Identity Theft: Greater Awareness and Use of Existing Data Are Needed

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A letter report issued by the General Accounting Office with an abstract that begins "Identity theft or identity fraud generally involves "stealing" another person's personal identifying information--such as Social Security Number (SSN), date of birth, and mother's maiden name--and then using the information to fraudulently establish credit, run up debt, or take away existing financial accounts. The Identity Theft and Assumption Deterrence Act of 1998 made identity theft a separate crime against the person whose identity was stolen, broadened the scope of the offense to include the misuse of information as well as documents and provided punishment--generally a fine or ... continued below

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United States. General Accounting Office. June 28, 2002.

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Description

A letter report issued by the General Accounting Office with an abstract that begins "Identity theft or identity fraud generally involves "stealing" another person's personal identifying information--such as Social Security Number (SSN), date of birth, and mother's maiden name--and then using the information to fraudulently establish credit, run up debt, or take away existing financial accounts. The Identity Theft and Assumption Deterrence Act of 1998 made identity theft a separate crime against the person whose identity was stolen, broadened the scope of the offense to include the misuse of information as well as documents and provided punishment--generally a fine or imprisonment or both. GAO found no comprehensive or centralized data on enforcement results under the federal Identity Theft Act. However, according to a Deputy Assistant Attorney General, federal prosecutors are using the 1998 federal law. As with the federal act, GAO found no centralized or comprehensive data on enforcement results under state identity theft statutes. However, officials in the 10 states selected for study provided examples of actual investigations or prosecutions under these statutes. Generally, the prevalence of identity theft and the frequently multi- or cross-jurisdictional nature of such a crime underscore the importance of promoting cooperation or coordination among federal, state, and local law enforcement agencies. One of the most commonly used means of coordination, task forces, can have participating agencies from all levels of law enforcement and, in some instances, can have participants from banks and other private sector entities. Although the Social Security Administration's Office of the Inspector General fraud hotline annually receives thousands of allegations involving either (1) SSN misuse or (2) program fraud with SSN misuse potential, the agency concentrates its investigative resources on the latter category of allegations because the protection of the Social Security trust funds is a priority."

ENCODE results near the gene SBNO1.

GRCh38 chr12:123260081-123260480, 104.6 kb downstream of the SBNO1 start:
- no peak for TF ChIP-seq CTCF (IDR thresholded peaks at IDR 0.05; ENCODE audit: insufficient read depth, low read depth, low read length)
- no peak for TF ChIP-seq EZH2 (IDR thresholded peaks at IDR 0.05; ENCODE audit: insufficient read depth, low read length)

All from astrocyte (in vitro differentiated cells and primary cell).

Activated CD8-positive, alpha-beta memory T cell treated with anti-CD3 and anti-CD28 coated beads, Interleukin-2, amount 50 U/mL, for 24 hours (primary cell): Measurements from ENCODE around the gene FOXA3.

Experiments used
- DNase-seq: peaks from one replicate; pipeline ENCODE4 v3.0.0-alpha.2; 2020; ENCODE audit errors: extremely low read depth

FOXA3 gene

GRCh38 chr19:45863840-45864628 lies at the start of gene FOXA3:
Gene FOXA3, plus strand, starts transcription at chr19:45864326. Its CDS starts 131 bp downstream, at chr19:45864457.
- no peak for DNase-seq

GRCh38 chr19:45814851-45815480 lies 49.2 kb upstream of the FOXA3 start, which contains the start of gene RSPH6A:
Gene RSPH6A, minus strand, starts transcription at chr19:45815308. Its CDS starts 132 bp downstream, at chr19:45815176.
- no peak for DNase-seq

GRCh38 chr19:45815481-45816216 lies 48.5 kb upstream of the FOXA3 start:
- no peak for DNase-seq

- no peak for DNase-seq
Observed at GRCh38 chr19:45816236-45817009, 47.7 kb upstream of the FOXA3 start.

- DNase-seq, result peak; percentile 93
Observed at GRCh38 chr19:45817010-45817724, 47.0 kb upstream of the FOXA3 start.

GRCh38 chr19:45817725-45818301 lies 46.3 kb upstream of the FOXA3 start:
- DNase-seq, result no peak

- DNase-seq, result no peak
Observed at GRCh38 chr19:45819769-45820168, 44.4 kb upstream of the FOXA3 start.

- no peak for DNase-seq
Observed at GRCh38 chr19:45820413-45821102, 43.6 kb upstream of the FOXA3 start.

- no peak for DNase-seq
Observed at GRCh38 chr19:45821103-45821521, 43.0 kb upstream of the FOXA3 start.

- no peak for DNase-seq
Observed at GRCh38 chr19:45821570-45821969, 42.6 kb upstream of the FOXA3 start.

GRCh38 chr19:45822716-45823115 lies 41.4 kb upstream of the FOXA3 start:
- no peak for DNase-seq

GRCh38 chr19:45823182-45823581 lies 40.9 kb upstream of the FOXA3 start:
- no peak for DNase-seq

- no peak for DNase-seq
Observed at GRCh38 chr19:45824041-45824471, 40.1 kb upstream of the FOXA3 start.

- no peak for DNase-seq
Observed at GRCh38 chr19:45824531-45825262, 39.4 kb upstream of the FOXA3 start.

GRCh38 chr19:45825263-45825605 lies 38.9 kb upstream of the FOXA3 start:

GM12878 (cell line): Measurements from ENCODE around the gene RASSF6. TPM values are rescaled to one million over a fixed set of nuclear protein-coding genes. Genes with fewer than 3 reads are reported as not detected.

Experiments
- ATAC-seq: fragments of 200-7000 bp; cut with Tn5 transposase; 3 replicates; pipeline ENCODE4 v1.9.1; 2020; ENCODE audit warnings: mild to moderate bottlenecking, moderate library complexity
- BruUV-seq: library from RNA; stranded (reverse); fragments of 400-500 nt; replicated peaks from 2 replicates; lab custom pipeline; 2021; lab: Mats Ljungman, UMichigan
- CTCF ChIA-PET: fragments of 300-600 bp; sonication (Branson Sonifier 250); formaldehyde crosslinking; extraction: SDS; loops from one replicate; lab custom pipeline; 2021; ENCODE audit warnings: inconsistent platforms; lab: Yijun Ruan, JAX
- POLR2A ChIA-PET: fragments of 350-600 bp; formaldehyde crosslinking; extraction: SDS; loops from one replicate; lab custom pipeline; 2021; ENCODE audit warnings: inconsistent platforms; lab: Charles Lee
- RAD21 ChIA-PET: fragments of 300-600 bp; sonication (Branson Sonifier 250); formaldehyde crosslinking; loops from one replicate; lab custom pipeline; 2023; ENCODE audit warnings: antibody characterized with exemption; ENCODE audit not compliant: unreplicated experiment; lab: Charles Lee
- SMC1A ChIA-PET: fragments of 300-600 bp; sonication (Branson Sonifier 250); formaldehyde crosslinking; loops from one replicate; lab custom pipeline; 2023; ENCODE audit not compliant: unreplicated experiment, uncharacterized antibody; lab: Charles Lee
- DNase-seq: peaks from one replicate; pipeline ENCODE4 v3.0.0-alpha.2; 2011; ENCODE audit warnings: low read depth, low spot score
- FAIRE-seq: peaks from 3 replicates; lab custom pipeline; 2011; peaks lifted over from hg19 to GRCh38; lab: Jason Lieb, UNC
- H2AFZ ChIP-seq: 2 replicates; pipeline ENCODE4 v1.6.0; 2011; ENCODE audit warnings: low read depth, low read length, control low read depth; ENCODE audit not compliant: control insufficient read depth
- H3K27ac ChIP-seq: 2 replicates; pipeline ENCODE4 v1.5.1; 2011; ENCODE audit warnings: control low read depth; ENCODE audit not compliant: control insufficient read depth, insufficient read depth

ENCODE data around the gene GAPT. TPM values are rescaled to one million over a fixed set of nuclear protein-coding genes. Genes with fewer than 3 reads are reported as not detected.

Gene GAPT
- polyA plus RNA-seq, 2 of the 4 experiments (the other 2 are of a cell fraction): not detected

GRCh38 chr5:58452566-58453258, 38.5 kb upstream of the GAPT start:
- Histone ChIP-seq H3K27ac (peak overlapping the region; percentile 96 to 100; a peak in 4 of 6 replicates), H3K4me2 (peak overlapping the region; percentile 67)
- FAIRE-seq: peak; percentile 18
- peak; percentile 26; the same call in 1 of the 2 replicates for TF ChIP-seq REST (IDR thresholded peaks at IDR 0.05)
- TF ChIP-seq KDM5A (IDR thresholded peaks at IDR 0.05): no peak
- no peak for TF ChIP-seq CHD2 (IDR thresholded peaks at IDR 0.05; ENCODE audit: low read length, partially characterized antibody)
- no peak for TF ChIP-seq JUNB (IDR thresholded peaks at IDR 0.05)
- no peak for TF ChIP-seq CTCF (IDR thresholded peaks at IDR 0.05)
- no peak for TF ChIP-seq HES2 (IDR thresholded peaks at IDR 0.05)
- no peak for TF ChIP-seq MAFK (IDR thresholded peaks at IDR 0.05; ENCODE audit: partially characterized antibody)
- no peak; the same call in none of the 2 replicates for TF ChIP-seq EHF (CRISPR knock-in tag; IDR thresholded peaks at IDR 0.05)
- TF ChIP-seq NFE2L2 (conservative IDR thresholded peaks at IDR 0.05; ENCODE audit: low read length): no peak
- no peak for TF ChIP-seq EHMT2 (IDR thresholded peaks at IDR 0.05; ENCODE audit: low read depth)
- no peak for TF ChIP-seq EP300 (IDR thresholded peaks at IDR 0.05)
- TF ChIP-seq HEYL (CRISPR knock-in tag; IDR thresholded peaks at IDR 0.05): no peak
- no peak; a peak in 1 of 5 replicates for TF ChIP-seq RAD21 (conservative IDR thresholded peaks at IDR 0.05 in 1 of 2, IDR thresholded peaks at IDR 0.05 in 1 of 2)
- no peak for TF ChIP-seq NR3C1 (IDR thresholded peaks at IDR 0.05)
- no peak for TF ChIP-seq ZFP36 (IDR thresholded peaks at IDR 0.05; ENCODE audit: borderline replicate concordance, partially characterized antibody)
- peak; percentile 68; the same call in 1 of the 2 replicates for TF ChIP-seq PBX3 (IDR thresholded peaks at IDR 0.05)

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Government Accountability Office Reports

The U.S. Government Accountability Office (GAO) is an independent, nonpartisan agency that works for the U.S. Congress investigating how the federal government spends taxpayers' money. Its goal is to increase accountability and improve the performance of the federal government. The Government Accountability Office Reports Collection consists of over 13,000 documents on a variety of topics ranging from fiscal issues to international affairs.

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  • June 28, 2002

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  • June 11, 2014, 5:03 a.m.

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United States. General Accounting Office. Identity Theft: Greater Awareness and Use of Existing Data Are Needed, report, June 28, 2002; Washington D.C.. (digital.library.unt.edu/ark:/67531/metadc292066/: accessed September 24, 2018), University of North Texas Libraries, Digital Library, digital.library.unt.edu; crediting UNT Libraries Government Documents Department.